Please login or join to subscribe to this thread
A simple suggestion would be to use FMEA and work on improving one thing at a time. Affinity mapping can be part of the process for individual improvements.
Have you analyzed the situation using value stream mapping (if its applicable to your situation)?
I’ve spent a bit of my career as an enterprise level process SME and I would start by saying that you may have to try multiple approaches before you find one that works. For example, a manufacturing process may have more data to use for something like Six Sigma, than an office process that is difficult to measure.
Some process improvement efforts start with a failure of some kind, and you may be able to use an approach such as the 5-Whys, to find the root cause. If you have multiple parts of a process that need improvement, you can try to do that at each step. Sometimes you find however that approach doesn’t work and you wind up going in circles. If you have several things that went wrong at one step, your 5-whys becomes very large and unmanageable. It can become unclear what is the cause vs. effect.
What I do then is work in a chronological fashion, map out the entire process clearly, gather the people who work the process, and then simply brainstorm at each step what went wrong without trying to drill down deeper to root causes, and capture everyone’s thoughts. Then just as you mentioned, you can affinitize the problems and find general themes. It is less structured, but that can actually help keep people engaged because people often like to complain about why their jobs are difficult.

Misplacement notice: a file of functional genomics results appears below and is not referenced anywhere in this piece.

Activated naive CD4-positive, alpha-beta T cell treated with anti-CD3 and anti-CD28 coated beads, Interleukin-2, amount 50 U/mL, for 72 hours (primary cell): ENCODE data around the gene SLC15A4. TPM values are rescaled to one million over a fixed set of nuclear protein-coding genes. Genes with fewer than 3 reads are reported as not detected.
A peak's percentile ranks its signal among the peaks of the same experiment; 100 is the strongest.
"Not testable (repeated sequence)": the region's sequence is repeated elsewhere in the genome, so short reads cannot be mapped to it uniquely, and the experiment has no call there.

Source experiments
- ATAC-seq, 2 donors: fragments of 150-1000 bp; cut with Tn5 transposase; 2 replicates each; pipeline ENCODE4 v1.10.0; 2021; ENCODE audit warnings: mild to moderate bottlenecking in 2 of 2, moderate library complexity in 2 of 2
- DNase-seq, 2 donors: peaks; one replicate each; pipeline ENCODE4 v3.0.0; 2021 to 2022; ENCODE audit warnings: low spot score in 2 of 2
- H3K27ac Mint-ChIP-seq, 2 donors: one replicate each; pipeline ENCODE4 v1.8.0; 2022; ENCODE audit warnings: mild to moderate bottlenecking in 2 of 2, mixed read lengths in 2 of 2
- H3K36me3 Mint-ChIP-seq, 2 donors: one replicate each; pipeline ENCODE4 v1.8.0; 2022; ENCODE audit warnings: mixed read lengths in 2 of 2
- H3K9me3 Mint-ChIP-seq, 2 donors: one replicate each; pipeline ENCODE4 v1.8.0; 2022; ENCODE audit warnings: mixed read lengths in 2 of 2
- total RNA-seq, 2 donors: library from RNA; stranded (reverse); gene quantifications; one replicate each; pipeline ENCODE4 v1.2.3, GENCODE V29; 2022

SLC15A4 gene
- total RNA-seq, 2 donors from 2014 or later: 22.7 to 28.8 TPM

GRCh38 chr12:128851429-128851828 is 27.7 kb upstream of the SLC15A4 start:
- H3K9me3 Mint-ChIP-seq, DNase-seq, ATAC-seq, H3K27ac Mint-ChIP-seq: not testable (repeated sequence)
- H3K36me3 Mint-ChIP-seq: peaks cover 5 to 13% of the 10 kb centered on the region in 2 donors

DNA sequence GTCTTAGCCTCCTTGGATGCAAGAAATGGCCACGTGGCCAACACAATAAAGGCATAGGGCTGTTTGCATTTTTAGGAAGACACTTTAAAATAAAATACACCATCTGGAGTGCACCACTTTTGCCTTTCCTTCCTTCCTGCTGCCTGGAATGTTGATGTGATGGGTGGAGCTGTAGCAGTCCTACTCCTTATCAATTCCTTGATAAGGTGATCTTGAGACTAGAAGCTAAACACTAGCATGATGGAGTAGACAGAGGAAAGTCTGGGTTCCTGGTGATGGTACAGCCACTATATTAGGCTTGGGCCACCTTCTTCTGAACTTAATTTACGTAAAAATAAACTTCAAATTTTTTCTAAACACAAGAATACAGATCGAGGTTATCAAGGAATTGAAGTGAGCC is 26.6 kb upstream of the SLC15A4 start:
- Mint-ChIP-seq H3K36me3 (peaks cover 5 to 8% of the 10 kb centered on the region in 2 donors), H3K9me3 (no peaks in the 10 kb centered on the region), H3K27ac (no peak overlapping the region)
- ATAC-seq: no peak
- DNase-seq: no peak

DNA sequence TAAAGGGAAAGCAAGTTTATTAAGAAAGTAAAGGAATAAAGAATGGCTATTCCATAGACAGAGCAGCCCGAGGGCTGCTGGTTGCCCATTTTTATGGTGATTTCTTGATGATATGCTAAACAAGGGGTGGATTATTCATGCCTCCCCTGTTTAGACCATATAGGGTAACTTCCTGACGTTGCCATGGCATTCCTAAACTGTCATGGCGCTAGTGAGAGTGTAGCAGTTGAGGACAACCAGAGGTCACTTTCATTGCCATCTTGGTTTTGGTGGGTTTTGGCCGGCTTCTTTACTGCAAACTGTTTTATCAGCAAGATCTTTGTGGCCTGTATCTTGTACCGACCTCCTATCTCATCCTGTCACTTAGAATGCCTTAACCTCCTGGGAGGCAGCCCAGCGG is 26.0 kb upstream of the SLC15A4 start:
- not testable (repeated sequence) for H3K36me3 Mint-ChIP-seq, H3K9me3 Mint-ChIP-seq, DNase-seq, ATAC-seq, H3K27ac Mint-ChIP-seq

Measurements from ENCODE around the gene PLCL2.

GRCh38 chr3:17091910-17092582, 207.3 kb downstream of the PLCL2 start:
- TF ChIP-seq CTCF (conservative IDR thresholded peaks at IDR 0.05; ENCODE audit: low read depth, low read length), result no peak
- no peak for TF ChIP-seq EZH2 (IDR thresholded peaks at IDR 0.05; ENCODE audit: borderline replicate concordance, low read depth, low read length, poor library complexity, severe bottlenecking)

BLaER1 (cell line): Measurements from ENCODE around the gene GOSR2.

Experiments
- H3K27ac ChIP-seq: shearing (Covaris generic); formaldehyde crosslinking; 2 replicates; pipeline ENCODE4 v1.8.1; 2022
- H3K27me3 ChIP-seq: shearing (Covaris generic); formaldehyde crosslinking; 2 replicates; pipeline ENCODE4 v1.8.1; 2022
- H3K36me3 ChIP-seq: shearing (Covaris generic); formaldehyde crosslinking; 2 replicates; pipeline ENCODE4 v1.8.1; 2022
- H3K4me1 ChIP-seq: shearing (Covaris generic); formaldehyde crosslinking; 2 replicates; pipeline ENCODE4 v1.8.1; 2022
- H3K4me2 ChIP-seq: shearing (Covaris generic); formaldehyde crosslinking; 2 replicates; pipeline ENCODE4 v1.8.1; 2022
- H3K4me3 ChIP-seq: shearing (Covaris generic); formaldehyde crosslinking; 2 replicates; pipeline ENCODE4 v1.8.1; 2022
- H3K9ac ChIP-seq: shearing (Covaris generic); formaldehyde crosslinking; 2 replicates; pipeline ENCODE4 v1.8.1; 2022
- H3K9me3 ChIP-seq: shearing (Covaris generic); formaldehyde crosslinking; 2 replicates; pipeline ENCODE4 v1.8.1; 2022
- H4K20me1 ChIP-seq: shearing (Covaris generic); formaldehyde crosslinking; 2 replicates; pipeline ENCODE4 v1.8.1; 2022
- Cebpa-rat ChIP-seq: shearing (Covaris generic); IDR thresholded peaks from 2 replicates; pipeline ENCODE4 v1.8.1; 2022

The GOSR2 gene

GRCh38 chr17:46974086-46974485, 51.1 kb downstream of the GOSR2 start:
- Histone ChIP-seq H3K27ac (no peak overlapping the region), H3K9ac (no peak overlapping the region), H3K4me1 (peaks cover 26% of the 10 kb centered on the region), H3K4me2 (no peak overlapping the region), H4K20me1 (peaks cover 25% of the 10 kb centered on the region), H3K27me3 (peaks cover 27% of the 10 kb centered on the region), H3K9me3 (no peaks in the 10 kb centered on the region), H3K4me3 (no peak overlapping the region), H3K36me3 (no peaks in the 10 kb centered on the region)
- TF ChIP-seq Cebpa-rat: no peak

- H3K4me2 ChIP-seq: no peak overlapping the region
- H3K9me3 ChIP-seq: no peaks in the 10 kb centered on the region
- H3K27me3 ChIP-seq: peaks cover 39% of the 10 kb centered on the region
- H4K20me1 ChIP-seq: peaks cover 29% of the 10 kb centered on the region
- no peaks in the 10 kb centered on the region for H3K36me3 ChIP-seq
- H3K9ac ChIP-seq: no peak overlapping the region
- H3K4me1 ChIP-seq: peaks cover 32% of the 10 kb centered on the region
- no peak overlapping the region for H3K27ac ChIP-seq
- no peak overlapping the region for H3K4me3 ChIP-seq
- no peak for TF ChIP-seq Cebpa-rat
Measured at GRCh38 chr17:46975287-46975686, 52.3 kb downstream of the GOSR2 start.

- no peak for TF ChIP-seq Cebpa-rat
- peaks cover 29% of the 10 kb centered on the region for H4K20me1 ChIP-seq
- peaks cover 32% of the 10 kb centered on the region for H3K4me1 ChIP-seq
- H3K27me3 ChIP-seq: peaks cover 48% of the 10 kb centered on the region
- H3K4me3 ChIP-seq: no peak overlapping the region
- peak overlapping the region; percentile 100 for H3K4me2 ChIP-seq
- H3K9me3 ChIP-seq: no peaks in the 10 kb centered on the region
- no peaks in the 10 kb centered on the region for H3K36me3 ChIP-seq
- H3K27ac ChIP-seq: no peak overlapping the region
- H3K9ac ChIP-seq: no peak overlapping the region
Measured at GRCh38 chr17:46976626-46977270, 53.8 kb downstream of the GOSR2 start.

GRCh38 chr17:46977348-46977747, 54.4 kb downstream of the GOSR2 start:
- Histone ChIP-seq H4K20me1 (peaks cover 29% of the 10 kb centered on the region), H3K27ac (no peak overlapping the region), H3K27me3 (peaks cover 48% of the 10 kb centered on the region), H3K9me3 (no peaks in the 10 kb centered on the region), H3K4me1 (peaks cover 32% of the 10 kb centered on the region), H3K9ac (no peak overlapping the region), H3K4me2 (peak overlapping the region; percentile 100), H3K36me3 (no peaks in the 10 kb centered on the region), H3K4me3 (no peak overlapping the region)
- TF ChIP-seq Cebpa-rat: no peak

Communication issues are a good example. When you have process issues where communication is a driver, you will often see it at multiple steps. The 5-whys becomes repetitive, but the general nature of the issue will start to become apparent when you see it occurring in several places. By affinitizing the inputs from the team, you can identify systemic problems that need to be address throughout the process, rather than trying to find a discrete single point failure.
Interesting your question
Thanks for sharing
It seems like a good idea to start by mapping the processes
Use A3 to identify and solve problems
Depends what you are trying to improve. Is it effectiveness - accuracy and consistency? Is it efficiency?
The specific approach you use and the tools supporting that will depend on what the objective is...
Difficult to add something to @Ketih comments above. In the last years I am using my own method that was taken by other organizations which uses a convination of Reingeneering (as Champy) and Lean. It works fine.
Please login or join to reply